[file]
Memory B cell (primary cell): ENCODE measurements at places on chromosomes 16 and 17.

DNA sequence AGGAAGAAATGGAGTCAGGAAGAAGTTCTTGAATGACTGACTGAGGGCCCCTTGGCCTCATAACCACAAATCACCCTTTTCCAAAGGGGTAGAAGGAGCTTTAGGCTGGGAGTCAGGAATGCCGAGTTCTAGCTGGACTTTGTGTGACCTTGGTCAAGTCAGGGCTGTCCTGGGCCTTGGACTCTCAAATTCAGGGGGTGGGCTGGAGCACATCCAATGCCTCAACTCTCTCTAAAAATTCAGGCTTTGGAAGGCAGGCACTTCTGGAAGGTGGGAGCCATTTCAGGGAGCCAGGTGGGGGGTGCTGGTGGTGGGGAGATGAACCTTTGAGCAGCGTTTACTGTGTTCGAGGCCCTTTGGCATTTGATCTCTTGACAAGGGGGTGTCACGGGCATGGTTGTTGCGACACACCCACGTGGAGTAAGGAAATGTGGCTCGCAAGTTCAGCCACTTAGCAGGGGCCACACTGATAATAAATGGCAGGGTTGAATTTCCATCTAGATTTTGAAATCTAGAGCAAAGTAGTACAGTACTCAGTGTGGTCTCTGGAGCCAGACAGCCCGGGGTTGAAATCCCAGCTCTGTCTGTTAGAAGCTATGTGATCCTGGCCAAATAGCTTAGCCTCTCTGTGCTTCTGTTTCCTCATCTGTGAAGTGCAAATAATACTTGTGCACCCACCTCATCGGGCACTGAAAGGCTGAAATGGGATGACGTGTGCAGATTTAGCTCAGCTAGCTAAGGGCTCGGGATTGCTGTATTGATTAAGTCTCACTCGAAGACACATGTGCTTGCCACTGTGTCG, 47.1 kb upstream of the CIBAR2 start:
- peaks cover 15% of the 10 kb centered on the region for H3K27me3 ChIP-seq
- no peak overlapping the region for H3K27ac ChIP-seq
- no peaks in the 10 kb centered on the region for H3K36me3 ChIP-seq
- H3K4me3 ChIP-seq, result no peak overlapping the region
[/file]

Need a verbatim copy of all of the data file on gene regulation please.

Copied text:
Memory B cell (primary cell): ENCODE measurements at places on chromosomes 16 and 17.

DNA sequence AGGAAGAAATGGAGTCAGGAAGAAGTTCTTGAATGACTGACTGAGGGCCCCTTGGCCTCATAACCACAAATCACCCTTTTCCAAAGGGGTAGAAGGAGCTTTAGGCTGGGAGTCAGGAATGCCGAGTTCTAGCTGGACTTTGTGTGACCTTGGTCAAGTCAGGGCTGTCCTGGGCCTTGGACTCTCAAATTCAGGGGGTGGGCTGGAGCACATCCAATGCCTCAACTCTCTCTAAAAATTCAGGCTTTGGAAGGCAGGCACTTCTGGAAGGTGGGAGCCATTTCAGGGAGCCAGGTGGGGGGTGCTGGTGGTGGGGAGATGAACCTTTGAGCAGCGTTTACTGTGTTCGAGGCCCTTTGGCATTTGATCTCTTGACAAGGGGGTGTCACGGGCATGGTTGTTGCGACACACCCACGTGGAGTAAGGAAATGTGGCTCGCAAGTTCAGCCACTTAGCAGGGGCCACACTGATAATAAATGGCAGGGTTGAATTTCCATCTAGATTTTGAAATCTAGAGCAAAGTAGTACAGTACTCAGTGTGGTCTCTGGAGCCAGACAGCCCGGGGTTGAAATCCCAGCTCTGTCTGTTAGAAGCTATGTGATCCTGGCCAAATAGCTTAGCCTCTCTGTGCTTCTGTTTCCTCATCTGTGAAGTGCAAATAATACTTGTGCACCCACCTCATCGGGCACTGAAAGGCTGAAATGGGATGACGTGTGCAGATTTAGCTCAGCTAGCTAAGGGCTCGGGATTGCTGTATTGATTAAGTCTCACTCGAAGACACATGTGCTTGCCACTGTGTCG, 47.1 kb upstream of the CIBAR2 start:
- peaks cover 15% of the 10 kb centered on the region for H3K27me3 ChIP-seq
- no peak overlapping the region for H3K27ac ChIP-seq
- no peaks in the 10 kb centered on the region for H3K36me3 ChIP-seq
- H3K4me3 ChIP-seq, result no peak overlapping the region